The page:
“I been thinking a lot about the past again. I guess if you know me, that’s nothing new,” Mr Tubbs Tarbell writes in an open letter. Mr Tarbell is a character that Lord Huron fans met early on in the album campaign for Long Lost, the band’s fourth studio record. He's the embodiment of the days of yesteryear: his beat-up boots and cowboy hat have marvellous stories to tell. Introduced via Lord Huron’s Alive From Whispering Pines series, Tarbell’s character has spent his years working with artists through his studio. After a mythical recording session with the band, Mr Tarbell felt compelled to share his experience with Lord Huron fans via Reddit.
But Tarbell wasn’t the only one looking to the past. With Long Lost, Lord Huron have created a collection of songs that takes you on a nostalgic trip to days you didn’t even exist in. It’s a cinematic cowboy journey from Los Angeles to the great American plains, through a cosmic window that throws you straight back to gunslingin’ times. Baritone riffs run through the record, evoking the kind of feelings spurred when watching the iconic final duel between Blondie, Tuco and Angel Eyes in The Good, The Bad, and the Ugly, whilst string sections transcend the record to an entirely ethereal realm.
Though it’s been a tough year, Ben Schneider, the band’s frontman, is finally seeing the light at the end of the tunnel following the record’s release. Even on the other end of our Zoom call, he looks visibly hopeful, as he shares with Holler the inside scoop on Long Lost - an ambitious collection of music that has truly paid off.
Congratulations on the release! I’ve been listening to the record a lot and thoroughly enjoying it. How are you feeling about having album four out in the world?
It’s been a long time coming but I’m feeling really good about it. Everyone’s been waiting for something throughout this pandemic - we had just finished the main tracking when lockdown happened here, and that was over a year ago now. We’d been sitting around waiting for this thing that we made to be put out into the world, and now we can’t wait for people to hear it. It’s weird though, it was written before the pandemic, but I think that mindset everyone is in is kind of covered in the themes of Long Lost, those feelings of nostalgia for a time before. Hopefully, that adds to the record.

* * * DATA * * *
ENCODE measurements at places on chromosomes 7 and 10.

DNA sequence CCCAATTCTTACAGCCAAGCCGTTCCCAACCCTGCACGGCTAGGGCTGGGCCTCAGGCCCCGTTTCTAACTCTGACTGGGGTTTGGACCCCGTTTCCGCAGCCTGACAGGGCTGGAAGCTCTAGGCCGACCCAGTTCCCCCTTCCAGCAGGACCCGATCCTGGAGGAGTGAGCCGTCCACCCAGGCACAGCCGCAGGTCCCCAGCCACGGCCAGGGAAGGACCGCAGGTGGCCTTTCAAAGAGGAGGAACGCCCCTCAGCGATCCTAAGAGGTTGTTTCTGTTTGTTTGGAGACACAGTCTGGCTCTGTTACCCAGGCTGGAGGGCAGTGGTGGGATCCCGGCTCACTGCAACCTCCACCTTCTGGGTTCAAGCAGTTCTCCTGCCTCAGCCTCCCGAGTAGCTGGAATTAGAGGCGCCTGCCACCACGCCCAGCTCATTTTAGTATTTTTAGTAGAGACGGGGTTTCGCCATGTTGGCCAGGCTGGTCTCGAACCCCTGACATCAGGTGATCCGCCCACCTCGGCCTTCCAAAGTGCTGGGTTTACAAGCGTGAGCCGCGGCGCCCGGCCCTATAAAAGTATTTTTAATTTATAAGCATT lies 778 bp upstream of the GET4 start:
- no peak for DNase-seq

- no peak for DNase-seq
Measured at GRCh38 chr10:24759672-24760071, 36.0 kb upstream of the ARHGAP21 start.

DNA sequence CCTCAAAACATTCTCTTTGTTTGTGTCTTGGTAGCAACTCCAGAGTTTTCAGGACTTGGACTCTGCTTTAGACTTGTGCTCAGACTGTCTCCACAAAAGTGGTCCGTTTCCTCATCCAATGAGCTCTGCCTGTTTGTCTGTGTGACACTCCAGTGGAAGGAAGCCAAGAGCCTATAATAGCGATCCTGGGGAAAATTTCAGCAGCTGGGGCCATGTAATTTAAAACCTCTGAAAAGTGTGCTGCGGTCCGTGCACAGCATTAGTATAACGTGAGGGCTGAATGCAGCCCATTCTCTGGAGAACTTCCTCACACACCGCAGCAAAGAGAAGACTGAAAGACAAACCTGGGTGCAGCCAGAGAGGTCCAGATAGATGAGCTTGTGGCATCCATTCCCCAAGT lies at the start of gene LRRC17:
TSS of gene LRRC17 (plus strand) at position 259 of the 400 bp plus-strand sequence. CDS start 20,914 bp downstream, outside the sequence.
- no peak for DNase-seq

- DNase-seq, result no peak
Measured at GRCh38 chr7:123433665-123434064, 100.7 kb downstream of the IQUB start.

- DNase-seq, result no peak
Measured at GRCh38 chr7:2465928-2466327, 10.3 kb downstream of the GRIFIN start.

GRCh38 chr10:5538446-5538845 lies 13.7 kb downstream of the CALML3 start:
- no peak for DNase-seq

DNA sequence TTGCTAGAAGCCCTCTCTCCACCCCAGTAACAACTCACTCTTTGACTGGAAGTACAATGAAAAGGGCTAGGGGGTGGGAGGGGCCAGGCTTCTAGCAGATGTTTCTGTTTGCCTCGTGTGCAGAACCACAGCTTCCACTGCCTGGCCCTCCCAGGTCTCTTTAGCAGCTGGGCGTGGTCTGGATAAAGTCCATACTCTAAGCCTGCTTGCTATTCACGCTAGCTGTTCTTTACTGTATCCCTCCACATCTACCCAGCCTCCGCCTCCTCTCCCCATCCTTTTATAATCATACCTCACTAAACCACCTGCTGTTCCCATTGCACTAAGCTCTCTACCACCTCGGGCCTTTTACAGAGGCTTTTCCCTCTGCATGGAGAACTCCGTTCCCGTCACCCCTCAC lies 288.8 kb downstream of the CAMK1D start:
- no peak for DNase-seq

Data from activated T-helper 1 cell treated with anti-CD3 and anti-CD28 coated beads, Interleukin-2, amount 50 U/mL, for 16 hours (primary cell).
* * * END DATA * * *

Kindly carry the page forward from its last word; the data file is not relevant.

Had much changed in the writing process between Long Lost and previous records?
I’m not sure. All the songs that I’ve written recently have started from something personal and then spun off into fiction - I use something that’s happened to me and then take it in a fictional direction to get different angles. With this record in particular, I was trying to stay more grounded. Our last record was full of extremely cosmic themes or mentally internal themes, two equally vast worlds: the one out in space and the one inside your head. This record feels that it lives more in the real world. I think there’s a bit more realism to the writing than on Vide Noir, say.
When the album campaign started, you posted obscure videos that really got people talking. Some of the early comments on Instagram were fans doing detective work, putting references together from what they were seeing in the videos. We also met a character called Mr Tubbs Tarbell - would you say Mr Tubbs personifies the spirit of Long Lost?
Yeah, I think so. We wanted to create something that sounded like a long-lost classic – something that sounds familiar, but you can’t quite put your finger on. It’s nostalgic. All the songs channel the different artists that have been through Whispering Pines - our studio here in L.A. It has an obscure history - we’re having a hard time finding out who has worked here in the past, so instead, we just invented these characters who had recorded or worked there over the years, and their ghosts still inhabit the space. Tubbs is the head of the record label, the patriarch, I guess. He’s good-natured and he really believes in the power of music. That’s a really big theme on the record.